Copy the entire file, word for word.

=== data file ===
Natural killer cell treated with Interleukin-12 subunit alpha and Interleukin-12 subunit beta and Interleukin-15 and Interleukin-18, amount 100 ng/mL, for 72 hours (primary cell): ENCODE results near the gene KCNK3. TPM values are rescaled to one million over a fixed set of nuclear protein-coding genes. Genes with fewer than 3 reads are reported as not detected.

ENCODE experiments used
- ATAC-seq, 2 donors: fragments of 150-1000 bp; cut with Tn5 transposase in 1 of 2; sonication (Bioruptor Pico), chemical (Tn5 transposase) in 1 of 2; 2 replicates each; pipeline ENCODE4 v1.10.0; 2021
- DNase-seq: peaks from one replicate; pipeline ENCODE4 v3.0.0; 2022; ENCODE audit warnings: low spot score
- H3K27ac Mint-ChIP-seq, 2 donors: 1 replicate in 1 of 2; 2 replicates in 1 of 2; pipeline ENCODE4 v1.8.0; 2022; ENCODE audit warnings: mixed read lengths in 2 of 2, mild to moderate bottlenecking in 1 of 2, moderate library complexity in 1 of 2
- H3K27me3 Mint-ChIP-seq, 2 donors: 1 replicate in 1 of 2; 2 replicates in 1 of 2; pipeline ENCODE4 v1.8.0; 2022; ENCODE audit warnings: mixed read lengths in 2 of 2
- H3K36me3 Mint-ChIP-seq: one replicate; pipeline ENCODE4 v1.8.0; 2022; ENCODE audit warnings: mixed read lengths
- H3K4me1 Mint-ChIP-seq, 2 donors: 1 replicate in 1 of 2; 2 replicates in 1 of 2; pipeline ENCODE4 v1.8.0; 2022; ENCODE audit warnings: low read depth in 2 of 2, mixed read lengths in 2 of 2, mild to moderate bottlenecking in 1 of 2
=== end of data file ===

Natural killer cell treated with Interleukin-12 subunit alpha and Interleukin-12 subunit beta and Interleukin-15 and Interleukin-18, amount 100 ng/mL, for 72 hours (primary cell): ENCODE results near the gene KCNK3. TPM values are rescaled to one million over a fixed set of nuclear protein-coding genes. Genes with fewer than 3 reads are reported as not detected.

ENCODE experiments used
- ATAC-seq, 2 donors: fragments of 150-1000 bp; cut with Tn5 transposase in 1 of 2; sonication (Bioruptor Pico), chemical (Tn5 transposase) in 1 of 2; 2 replicates each; pipeline ENCODE4 v1.10.0; 2021
- DNase-seq: peaks from one replicate; pipeline ENCODE4 v3.0.0; 2022; ENCODE audit warnings: low spot score
- H3K27ac Mint-ChIP-seq, 2 donors: 1 replicate in 1 of 2; 2 replicates in 1 of 2; pipeline ENCODE4 v1.8.0; 2022; ENCODE audit warnings: mixed read lengths in 2 of 2, mild to moderate bottlenecking in 1 of 2, moderate library complexity in 1 of 2
- H3K27me3 Mint-ChIP-seq, 2 donors: 1 replicate in 1 of 2; 2 replicates in 1 of 2; pipeline ENCODE4 v1.8.0; 2022; ENCODE audit warnings: mixed read lengths in 2 of 2
- H3K36me3 Mint-ChIP-seq: one replicate; pipeline ENCODE4 v1.8.0; 2022; ENCODE audit warnings: mixed read lengths
- H3K4me1 Mint-ChIP-seq, 2 donors: 1 replicate in 1 of 2; 2 replicates in 1 of 2; pipeline ENCODE4 v1.8.0; 2022; ENCODE audit warnings: low read depth in 2 of 2, mixed read lengths in 2 of 2, mild to moderate bottlenecking in 1 of 2